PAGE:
I come from Norfolk, this weird hump on the map of the UK, a world of farmers and not much else. It isn’t hip or happening even for someone who himself isn’t hip or happening. There is nowhere to go, nothing to do and even getting in and out of town is difficult. When I was growing up, we were part of a scheme to improve the quality of life in cities across the UK. I was never sure what that scheme did. As far as I could tell it just helped quaint little towns stay quaint little towns.
There was a time when I thought about moving away from the UK. My cousin and his family live in Australia and they seem happy there; for a while, I thought of maybe moving there, too, but to be honest, it’s just too much effort. When I went to Australia, I just hated not being at home. I’m a creature of habit. I just like things to happen the way I know them to happen.
Then there is this time difference. Even when talking to my cousin, I always check what time it is and whether I can write to him or not. Sure, we have the Internet and I can write to him anytime, but I always consider what time it is at his end; it’s a hassle. Then my nephew was born and I decided I'd rather watch him grow up than live in Australia.
The UK is home, but there are a lot of things that worry me about the direction of the country. I have never lived in a place where someone I voted for actually got into office and I don’t feel the Government represents my interests.
The Conservatives shape policy in a way that ensures that the people who once voted for them vote for them again. I suppose it’s what all political parties do, but the Conservatives are determined to protect their older, rich electorate at the expense of everyone else.
People in my age bracket – the 20-40-year-olds – have been dubbed Generation Rent. They’re the people who will never be able to afford their own house. Owning a house may not the be-all-end-all in our world, but the wealth gap between the young and the old has tripled in the last few years. As a citizen, there is nothing I can do to stop this, but the Government has the power to create and enforce laws that can change this; they’ve done very little if anything at all.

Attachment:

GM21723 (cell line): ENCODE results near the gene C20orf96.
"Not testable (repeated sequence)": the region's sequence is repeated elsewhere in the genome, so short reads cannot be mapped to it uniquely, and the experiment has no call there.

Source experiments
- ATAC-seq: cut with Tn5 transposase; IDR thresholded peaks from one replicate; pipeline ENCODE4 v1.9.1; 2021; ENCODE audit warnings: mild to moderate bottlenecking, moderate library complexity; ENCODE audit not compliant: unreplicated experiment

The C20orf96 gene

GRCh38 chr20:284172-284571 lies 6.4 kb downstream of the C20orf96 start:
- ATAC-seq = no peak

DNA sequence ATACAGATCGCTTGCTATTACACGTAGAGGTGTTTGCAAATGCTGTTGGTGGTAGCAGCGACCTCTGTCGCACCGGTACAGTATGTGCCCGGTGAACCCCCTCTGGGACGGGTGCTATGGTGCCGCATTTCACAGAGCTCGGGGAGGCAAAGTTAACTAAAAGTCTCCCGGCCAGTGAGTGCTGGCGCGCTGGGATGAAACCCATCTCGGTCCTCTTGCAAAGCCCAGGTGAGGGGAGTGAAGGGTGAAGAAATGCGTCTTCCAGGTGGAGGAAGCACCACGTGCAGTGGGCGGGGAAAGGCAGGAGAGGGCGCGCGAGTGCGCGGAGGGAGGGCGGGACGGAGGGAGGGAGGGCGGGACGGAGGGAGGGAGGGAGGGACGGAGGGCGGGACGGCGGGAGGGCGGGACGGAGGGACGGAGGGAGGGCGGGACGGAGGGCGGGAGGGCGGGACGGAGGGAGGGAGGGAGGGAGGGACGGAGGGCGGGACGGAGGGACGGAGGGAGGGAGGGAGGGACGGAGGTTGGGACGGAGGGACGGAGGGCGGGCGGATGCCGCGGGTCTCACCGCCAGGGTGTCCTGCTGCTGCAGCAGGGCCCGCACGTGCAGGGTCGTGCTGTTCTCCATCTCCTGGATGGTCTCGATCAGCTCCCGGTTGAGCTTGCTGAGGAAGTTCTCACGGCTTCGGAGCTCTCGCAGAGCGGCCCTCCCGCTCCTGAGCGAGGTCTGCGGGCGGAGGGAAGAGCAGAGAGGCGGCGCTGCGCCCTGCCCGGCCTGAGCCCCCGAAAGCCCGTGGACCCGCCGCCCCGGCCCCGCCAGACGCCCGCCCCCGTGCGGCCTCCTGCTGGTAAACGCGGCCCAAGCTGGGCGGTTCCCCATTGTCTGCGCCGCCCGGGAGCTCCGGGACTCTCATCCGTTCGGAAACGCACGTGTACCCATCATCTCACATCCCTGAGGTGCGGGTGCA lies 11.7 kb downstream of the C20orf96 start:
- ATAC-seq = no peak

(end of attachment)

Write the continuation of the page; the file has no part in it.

The Conservatives like to talk about how we need more affordable housing, but that’s not what’s out there. It’s not in the Conservatives’ interest to make sure young people can get on the property ladder. Even in places like Buckinghamshire, there are more retirement estates being built than houses for first-time buyers.
I’m quite lucky to be living in an affordable house share and to have a job that pays enough for me to live and save to potentially one day buy my own place. Not everyone is this lucky. The media talks about how my generation is making restaurants shut down because no one wants to eat out. How are we supposed to eat out if all the money we have is spent on housing?
Now we have Brexit to look forward to. I wasn’t surprised by the result, but I was surprised by how the Government chose to act on it. After Mr. Cameron quit, Ms. May didn’t have a much to play with; she had to choose this hard option because otherwise she’d have a party rebellion on her hands. It's as if these people choose power over the country.
However Brexit happens, we’re looking at ten or twenty years where prices go up and the wages can’t keep up. We will probably have to live through another period of austerity because the regions that currently receive substantial funding from the EU will have to be funded in another way. Budgets will be changed and all this mythical money that Brexit was supposed to save will not materialize.
I suppose, in the long-run, leaving the EU won’t matter; in ten or twenty years things will have normalized and we’ll have forgotten any of this ever happened. Still, this Government made a big decision on my behalf; it’s not the decision I would have made.
Pete Hardy is a software tester and gamer who really likes spin.